Across Europe, Voters Turn Against The Populist Right

Photo : AFP

After a series of reverses, they are down, but certainly not out

From The Economist :
Look back a year, and remember how disquieting European politics seemed. Matteo Salvini, by far the most popular politician in Italy, and France’s equally xenophobic Marine Le Pen had just teamed up with Steve Bannon, Donald Trump’s former strategist, as part of what Mr Bannon called The Movement.

This alliance of nativist parties of the right, soon to acquire a “gladiator school” based in a monastery near Rome, intended to sweep the forthcoming European elections and tilt the continent’s politics firmly away from the liberal centre ground. They had their difficulties, of course.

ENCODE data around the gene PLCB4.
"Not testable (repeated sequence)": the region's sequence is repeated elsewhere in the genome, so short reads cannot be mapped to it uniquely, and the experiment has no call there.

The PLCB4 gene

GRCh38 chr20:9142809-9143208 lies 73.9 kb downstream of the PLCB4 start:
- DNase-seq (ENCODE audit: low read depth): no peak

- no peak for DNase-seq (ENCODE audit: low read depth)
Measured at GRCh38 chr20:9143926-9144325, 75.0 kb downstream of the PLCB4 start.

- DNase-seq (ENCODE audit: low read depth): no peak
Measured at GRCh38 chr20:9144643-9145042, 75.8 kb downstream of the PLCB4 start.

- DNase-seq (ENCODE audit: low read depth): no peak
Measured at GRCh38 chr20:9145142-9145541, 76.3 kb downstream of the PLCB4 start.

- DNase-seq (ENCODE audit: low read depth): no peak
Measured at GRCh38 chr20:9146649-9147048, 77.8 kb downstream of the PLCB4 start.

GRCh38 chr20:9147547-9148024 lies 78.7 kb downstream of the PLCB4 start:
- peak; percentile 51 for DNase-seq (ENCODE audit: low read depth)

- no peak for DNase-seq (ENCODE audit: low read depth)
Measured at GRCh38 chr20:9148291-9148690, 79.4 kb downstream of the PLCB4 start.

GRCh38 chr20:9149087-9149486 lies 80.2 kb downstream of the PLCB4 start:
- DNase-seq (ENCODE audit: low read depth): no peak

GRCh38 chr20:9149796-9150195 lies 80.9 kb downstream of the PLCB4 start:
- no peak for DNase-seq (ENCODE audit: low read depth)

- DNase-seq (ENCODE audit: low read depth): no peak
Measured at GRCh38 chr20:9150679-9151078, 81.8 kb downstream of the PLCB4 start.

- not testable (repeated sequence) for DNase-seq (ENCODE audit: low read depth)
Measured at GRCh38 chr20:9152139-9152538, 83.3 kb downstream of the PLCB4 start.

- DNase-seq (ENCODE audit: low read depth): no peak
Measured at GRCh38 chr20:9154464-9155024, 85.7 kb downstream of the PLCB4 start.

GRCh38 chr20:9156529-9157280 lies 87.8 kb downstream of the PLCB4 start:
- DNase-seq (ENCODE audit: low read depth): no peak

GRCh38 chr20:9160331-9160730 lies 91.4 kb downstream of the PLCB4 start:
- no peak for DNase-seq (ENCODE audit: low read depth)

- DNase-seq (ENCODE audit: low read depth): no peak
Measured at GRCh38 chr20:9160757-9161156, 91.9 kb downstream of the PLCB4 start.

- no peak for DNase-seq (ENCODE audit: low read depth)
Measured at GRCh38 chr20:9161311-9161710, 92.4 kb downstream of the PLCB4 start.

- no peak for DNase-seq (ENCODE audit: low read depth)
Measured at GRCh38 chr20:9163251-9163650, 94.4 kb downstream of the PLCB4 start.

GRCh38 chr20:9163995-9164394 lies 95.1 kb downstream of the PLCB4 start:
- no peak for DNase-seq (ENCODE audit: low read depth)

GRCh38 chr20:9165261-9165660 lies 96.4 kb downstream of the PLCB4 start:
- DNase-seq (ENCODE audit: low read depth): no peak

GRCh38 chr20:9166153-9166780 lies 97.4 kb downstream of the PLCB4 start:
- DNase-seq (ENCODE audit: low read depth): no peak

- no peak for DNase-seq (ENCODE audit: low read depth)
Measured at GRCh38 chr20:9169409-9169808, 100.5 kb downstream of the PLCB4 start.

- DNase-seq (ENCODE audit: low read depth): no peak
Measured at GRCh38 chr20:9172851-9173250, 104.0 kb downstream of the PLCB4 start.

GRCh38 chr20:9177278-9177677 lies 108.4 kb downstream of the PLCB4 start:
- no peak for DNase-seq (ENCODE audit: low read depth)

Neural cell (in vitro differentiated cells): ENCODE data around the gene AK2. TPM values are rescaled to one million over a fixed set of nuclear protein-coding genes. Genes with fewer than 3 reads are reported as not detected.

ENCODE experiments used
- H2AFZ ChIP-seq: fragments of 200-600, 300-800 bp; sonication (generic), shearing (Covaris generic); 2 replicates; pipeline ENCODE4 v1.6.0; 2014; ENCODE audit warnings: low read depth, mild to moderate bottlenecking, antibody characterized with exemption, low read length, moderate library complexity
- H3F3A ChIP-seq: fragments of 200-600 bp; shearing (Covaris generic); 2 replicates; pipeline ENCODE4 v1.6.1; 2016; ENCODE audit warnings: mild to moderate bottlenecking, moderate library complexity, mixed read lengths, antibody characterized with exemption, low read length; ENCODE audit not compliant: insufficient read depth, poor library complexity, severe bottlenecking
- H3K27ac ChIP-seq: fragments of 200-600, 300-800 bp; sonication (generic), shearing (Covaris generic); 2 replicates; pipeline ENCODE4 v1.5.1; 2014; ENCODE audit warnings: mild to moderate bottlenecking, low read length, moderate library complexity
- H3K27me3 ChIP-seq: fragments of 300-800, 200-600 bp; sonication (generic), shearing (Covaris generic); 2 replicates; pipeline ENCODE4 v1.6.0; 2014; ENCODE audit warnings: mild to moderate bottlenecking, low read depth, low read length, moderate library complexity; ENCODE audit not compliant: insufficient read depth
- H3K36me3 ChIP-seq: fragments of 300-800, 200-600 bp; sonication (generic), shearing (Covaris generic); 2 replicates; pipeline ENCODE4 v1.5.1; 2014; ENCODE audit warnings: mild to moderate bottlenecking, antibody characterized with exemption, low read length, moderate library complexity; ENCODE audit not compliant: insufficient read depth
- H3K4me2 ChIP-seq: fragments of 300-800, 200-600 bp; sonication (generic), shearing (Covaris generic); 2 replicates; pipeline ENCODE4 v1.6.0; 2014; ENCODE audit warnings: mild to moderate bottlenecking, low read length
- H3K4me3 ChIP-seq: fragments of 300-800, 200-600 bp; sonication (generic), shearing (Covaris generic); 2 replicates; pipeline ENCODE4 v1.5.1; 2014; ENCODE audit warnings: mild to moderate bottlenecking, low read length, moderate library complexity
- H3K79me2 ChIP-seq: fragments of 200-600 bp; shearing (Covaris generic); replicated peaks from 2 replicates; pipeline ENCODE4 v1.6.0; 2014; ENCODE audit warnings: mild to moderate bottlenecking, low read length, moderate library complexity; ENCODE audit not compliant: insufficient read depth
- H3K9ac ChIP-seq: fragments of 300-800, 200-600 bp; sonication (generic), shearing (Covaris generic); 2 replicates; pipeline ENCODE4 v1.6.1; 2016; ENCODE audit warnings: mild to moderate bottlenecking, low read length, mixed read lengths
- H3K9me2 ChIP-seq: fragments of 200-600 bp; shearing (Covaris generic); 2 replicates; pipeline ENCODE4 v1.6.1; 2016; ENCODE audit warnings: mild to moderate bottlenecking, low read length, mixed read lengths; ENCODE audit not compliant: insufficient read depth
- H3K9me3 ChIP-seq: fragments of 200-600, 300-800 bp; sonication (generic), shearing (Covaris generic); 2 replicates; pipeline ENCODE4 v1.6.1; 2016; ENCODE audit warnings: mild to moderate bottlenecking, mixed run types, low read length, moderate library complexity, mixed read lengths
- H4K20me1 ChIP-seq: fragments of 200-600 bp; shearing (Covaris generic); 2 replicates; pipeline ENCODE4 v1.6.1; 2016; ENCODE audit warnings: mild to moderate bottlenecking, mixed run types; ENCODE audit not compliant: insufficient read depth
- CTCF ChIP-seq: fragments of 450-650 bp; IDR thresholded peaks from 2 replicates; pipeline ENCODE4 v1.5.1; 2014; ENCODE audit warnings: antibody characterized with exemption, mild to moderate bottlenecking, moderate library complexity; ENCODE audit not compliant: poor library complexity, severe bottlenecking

The Eurosceptic and anti-migrant Alternative for Germany (AfD) decided to steer clear of Mr Bannon, and other right-wingers were wary too. But, with or without the American Svengali, populists seemed in the ascendant. In France the gilets jaunes (yellow jackets), who drew support from the radical right and left, were about to explode onto the streets.
The scene today is rather different.
The European Parliament elections in May dashed Mr Bannon’s hopes. Mr Salvini’s Northern League did do well. But elsewhere the parties of the hard right fell back, or at best marked time.
Since then, things have on the whole got worse for them. Salvini is out of Italy’s government, having bungled an attempt to secure uncontested power, and has fallen back in the polls; in Hungary, Viktor Orban’s populist ruling party faces the threat of losing control of the country’s capital, Budapest, and perhaps other cities at local elections later this month. The gilets jaunes have been tamed by President Emmanuel Macron.
And this week came the news that another key component of the populist right, Austria’s, has come to grief at the ballot box.